After receiving no response to its claim against the estate, IDHW filed a Petition to Require Payment of Claim on May 5, 2008, setting forth its demand for payment of the value of Melvin Peterson's life estate. Using the Life Estate Remainder Table contained in IDAPA 16.03.05.837 and Melvin Peterson's age at the time of his death, IDHW valued the life estate at $41, 444. After a hearing, the magistrate court entered an order requiring payment of IDHW's claim on June 12, 2008. This June 12, 2008 Order held that the life estate was an asset of the estate for purposes of Medicaid recovery and ordered the personal representative to add the life estate interest to the estate's inventory and assign it an appropriate value. However, the personal representative instead filed and was granted a motion to hire an appraiser to determine the fee simple value of the residential real property. After the personal representative failed to file an appraisal, IDHW filed various motions relative to the appraisal, sale of the property, and payment of its claim. On August 11, 2009, the magistrate court granted IDHW's motions to compel appraisal, sale of the property, and payment of the Medicaid claim, which the personal representative subsequently appealed.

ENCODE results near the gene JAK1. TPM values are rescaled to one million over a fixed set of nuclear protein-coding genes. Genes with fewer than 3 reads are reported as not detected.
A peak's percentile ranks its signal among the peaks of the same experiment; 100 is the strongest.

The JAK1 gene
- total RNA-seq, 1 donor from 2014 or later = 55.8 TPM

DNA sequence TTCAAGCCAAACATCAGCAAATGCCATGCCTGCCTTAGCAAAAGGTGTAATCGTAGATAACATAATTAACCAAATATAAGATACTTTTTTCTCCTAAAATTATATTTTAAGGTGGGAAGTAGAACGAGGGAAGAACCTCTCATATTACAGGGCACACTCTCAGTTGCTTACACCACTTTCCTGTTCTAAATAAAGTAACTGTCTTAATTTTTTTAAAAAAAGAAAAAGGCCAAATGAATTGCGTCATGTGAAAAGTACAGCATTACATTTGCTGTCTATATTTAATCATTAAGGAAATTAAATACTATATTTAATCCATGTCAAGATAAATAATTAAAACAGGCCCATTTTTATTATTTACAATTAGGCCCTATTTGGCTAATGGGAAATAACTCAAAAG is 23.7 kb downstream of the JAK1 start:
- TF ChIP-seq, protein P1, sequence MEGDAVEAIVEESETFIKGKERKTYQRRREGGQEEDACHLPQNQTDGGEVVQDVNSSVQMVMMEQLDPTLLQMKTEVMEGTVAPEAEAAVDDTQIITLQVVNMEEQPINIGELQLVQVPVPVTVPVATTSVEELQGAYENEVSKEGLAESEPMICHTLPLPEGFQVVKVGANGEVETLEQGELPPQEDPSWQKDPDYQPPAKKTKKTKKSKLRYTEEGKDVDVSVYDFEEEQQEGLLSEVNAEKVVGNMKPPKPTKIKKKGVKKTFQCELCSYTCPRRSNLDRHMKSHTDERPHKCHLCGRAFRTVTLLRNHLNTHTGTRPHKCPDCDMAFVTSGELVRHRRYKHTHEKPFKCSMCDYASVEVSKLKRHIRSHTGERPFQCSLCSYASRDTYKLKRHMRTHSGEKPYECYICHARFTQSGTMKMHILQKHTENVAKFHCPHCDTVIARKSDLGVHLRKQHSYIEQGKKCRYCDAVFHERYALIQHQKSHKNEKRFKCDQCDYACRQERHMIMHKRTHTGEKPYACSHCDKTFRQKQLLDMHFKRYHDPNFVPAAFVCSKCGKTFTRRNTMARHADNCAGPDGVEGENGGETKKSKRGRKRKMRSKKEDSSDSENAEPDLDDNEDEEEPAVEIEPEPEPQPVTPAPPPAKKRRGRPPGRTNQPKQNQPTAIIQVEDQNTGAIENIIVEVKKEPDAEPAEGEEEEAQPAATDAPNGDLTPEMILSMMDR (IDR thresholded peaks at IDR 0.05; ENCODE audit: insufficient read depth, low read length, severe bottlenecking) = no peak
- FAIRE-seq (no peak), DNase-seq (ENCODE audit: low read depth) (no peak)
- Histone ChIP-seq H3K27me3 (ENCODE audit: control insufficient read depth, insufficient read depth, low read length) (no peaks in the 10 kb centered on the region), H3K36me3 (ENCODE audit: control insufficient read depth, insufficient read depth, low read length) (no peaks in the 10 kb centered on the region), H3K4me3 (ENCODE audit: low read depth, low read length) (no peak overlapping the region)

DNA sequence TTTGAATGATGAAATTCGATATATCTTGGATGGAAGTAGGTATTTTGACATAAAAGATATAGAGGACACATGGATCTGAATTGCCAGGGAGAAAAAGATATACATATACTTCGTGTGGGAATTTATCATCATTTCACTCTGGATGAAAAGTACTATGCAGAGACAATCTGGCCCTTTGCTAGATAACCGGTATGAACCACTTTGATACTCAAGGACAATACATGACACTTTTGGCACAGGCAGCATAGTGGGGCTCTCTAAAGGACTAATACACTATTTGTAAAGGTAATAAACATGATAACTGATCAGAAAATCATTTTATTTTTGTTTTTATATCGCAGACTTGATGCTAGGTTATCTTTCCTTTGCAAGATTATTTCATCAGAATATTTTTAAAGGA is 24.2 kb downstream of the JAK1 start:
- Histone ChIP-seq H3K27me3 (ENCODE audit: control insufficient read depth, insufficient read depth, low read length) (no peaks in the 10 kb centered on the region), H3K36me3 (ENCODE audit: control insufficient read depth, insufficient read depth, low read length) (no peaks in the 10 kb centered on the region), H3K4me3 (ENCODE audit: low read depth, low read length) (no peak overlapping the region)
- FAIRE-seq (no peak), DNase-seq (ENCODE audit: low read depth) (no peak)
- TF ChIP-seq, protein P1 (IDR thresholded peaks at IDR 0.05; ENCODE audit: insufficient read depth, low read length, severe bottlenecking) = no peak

On appeal, the district court vacated the magistrate's August 11, 2009 Order and remanded the matter for additional findings of fact and conclusions of law. Shortly after the ruling on appeal was entered, Cathie Peterson, in her capacity as personal representative, sought permission from the magistrate court to sell the property, liquidate an escrow account, and pay counsel for the personal representative of the estate. On the same day, she also filed an Amended Personal Representative's Inventory assigning the life estate zero value.
On September 17, 2010, Attorney Brent Featherston filed a Demand for Notice and Special Appearance on behalf of "Cathie Peterson, individually, " stating that he was seeking to vacate and dismiss all orders entered by the magistrate court regarding her real property. IDHW responded by filing a petition to remove Cathie Peterson as personal representative of the estate, which the magistrate court granted.